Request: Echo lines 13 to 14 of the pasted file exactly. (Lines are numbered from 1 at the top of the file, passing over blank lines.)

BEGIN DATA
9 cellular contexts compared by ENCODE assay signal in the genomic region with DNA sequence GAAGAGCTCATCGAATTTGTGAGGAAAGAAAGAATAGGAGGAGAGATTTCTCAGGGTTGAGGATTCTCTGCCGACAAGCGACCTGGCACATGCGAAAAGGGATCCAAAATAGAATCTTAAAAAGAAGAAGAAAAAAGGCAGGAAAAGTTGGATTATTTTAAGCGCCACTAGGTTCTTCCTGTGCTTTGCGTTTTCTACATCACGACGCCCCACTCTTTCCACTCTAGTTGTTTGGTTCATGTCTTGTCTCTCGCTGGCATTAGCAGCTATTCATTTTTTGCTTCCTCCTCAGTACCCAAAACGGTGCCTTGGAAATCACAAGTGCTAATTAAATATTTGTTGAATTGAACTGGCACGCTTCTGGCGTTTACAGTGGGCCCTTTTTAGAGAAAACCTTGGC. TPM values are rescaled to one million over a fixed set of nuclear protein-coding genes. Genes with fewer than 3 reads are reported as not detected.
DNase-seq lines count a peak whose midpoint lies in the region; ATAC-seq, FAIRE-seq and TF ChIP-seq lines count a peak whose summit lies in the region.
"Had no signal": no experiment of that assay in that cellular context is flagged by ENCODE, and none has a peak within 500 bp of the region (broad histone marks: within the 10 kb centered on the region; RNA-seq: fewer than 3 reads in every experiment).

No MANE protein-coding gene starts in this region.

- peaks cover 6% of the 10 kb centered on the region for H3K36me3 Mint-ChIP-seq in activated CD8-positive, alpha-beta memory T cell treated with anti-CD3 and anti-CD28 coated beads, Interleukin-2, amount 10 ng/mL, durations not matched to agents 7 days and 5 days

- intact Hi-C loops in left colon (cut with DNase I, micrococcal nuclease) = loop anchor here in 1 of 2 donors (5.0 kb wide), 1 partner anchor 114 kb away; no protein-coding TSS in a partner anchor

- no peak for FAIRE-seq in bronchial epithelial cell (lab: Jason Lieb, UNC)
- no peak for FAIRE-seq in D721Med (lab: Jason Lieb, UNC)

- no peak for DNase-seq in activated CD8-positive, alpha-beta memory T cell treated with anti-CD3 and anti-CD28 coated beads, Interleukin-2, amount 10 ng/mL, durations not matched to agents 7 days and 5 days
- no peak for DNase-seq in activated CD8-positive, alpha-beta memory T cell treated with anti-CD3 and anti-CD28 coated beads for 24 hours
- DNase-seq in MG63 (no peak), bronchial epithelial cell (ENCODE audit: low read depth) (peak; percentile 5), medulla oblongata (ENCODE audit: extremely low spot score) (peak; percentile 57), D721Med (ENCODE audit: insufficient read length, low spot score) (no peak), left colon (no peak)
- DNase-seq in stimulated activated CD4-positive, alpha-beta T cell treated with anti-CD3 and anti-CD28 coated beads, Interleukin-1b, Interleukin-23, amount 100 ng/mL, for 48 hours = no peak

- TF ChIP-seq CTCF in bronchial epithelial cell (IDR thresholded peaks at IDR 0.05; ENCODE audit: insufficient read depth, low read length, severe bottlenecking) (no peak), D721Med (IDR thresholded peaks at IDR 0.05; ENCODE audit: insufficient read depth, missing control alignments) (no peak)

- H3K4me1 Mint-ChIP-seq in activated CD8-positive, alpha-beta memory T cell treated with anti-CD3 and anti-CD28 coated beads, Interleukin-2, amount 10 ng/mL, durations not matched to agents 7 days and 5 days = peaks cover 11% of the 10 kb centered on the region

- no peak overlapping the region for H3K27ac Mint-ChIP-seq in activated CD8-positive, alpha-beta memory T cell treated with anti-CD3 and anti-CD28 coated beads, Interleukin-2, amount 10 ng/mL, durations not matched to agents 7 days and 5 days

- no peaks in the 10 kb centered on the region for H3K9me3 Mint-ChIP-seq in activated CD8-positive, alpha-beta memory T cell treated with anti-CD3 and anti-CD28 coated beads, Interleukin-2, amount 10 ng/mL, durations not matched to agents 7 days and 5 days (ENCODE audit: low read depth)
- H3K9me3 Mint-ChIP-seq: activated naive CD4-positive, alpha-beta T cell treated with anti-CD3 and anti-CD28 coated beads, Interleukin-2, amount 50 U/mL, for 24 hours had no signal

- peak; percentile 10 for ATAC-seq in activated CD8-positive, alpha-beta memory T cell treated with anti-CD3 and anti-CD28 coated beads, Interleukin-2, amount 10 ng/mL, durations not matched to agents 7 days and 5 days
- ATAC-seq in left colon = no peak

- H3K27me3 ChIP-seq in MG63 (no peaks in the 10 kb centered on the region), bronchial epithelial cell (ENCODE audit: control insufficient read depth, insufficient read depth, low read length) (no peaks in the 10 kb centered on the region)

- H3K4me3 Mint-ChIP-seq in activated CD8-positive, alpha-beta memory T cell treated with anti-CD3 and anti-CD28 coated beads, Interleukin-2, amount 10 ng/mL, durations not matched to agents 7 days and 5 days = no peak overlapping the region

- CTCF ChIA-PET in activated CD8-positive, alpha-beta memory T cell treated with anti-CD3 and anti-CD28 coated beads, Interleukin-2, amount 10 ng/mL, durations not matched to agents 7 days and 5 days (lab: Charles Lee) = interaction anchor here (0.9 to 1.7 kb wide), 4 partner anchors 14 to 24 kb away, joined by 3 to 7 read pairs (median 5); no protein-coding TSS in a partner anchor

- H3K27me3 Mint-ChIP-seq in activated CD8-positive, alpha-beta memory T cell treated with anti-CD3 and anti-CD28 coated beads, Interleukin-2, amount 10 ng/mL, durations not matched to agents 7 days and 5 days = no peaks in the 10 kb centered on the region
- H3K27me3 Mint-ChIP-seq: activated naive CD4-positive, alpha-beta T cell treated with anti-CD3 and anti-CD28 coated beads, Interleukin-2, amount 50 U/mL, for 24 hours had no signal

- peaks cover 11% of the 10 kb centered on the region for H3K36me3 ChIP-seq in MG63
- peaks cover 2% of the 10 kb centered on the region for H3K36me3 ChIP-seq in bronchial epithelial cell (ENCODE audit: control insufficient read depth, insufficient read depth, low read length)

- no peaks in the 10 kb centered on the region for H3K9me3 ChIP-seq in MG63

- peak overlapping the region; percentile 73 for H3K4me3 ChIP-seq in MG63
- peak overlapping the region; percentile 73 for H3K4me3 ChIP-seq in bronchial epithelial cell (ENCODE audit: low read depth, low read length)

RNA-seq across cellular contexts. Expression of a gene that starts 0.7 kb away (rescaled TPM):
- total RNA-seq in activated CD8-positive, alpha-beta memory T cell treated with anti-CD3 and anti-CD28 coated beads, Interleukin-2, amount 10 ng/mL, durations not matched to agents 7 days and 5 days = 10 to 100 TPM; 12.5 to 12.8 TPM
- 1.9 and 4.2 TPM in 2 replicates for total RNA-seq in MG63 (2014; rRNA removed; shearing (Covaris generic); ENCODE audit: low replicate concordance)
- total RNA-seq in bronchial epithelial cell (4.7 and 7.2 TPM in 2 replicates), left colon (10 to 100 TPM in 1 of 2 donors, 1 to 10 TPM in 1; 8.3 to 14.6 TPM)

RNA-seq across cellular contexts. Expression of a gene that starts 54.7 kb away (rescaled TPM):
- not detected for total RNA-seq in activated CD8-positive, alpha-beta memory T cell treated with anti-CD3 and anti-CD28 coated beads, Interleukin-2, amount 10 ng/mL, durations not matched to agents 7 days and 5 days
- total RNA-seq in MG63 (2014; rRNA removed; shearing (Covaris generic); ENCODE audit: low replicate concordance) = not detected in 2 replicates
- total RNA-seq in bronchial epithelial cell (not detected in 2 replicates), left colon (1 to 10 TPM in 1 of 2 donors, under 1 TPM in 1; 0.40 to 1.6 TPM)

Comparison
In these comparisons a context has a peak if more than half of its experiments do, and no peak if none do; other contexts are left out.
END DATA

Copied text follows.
- TF ChIP-seq CTCF in bronchial epithelial cell (IDR thresholded peaks at IDR 0.05; ENCODE audit: insufficient read depth, low read length, severe bottlenecking) (no peak), D721Med (IDR thresholded peaks at IDR 0.05; ENCODE audit: insufficient read depth, missing control alignments) (no peak)

- H3K4me1 Mint-ChIP-seq in activated CD8-positive, alpha-beta memory T cell treated with anti-CD3 and anti-CD28 coated beads, Interleukin-2, amount 10 ng/mL, durations not matched to agents 7 days and 5 days = peaks cover 11% of the 10 kb centered on the region